AS ONE of the world’s most misunderstood grapes, Riesling always makes an intriguing choice for any blind tasting. With this in mind, the judges for 2018’s Riesling Masters arrived for the latest sampling with excited anticipation, wondering what makes this grape so divisive, where one finds the best expressions, and at what prices.
Following a day spent assessing more than 100 examples from around the world, one thing is for sure: this is a white grape that’s rich in personality. With characters ranging from pungent floral aromatics to notes of burnt rubber, and flavours from intense lime to juicy peach, not only does Riesling vary in nature, but it is always distinctive. Add to this a broad range in textures thanks to different residual sugar levels, and one can understand why consumers can struggle with Riesling. Unless one understands the German wine law, and its terminology, and knows the producer, it is hard to tell what the wine will taste like without trying it.
But let’s not forget this grape’s place as the darling of the wine trade. While it’s common to hear consumers express their dislike for Riesling, never have I heard a professional profess anything other than a deep affection for the grape. This is because, at its best, this single variety can deliver so much: something packed with layers of flavour, but a palate-cleansing freshness that’s unique in wine. It is the pure citrus acidity of Riesling that makes it such a great base for sweet wines. Or, if bone dry, a drink that can be kept for decades, revealing a honeyed richness, even where no sugar is present.
If we look at the results from the competition, there is one country that dominates. Despite the extremely strong association of Riesling and Germany – to the extent that it is virtually assumed that all white wine from this country is made with this single grape – it is Australia that has become the most prevalent source of medal-winning Riesling. But there is one caveat. I’m talking about bone-dry Riesling. If you look at the results for Rieslings in the category of wines with 4g/l or lower, you will see that Australia is pre-eminent. There are medallists from Alsace, New Zealand, Germany – particularly the warmer Baden region – and even one for Turkey (from the first rate Chamlija winery), but all the rest have been awarded to Australia. Not only that, but primarily the Eden Valley, followed by the Clare Valley. Is it safe to say that the best dry Riesling in the world now hails from these two Australian valleys? If your budget is capped at £30, then, I think the answer is ‘yes’ – this part of the world delivers a distinctive, firm, lime-scented vinous refreshment at a price that is unmatched elsewhere. Go beyond £30, and possibly allow for a touch more residual sugar, and parts of Alsace, and in Germany, the Rheingau especially, one can find more complexity to the Rieslings. But, between £10 and £30, if you favour a very dry style, and you are looking for consistent quality, then Clare and Eden should be your go-to sources of Riesling.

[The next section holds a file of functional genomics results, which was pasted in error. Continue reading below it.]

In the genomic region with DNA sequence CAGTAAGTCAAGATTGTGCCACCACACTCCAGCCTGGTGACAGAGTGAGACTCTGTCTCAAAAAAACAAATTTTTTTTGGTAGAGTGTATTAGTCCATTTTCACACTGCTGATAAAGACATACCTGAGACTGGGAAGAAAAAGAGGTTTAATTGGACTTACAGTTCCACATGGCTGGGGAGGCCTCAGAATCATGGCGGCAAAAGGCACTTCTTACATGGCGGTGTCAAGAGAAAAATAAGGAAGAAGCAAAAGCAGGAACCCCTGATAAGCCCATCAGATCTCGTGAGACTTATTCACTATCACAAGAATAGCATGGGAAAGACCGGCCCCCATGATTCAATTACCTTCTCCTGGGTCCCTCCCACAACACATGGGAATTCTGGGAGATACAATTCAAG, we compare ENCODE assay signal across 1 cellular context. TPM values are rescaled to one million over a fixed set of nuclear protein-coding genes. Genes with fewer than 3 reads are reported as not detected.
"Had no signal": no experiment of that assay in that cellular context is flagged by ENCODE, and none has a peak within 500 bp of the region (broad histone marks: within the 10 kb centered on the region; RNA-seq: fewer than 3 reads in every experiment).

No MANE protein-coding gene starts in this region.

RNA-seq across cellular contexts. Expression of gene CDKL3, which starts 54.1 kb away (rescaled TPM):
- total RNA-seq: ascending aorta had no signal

It is doubtless thanks to this that Riesling has no image issues in Australia. Visitors to the country will see that Riesling is commonly featured by the glass in bars and restaurants, and there’s no stigma attached to ordering it, whatever your age or sex. This is because the grape was never the cheap sweet option in this market, and today, one can be assured that when you ask for Riesling, you are ordering a fresh, linear style of white, without the texture of Australia’s better-known export, Chardonnay. Standouts among the Australian examples were Bird in Hand, McGuigan, Henschke, Wakefield/Taylors, along with pricier Rieslings from Jim Barry Wines and Pike & Joyce. Notably, the sole Master – our ultimate accolade – in this section went to an older vintage, to McGuigan’s Shortlist Riesling from the 2010 harvest, proof that if you can cellar these dry whites, you will be rewarded with something with a touch more textural depth and complexity, as the wine develops some tertiary aromas, from wax to toast.
Moving beyond the bone-dry samples, there are some other producers that deserve to be namechecked. One of the them is Weingut Prinz Von Hessen, for its delicious, pure, fresh but ripe dry Riesling from the Rheingau – and at a very fair sub-£15 retail price. Also, a lovely layered sample from the excellent Alsace cooperative Cave de Ribeauville, with its sub-£20 Grand Cru Osterberg. Then, over £30, and Weingut August Eser wowed the judges with its Grosses Gewaches dry Riesling from the Rheingau, even in its youthful state.
When it came to the sweeter styles, two places rose to the top. One of these was Canada’s Niagara Peninsula, where Andrew Peller proved adapt at producing pure, sweet and refreshing Rieslings, and an amazingly concentrated, but bright, Icewine from the 2016 vintage. The other was the Mosel, specifically an example from Reverchon’s Filzener Herrenberg vineyard, which delivered all the power and precision lovers of classic German Riesling so prize. Tasting, assessing and scoring wines, then debating the results, is an arduous process, but, after a day of Riesling, the judges were full of smiles, and far from fatigued. Indeed, of all noble grapes, Riesling must be the most uplifting.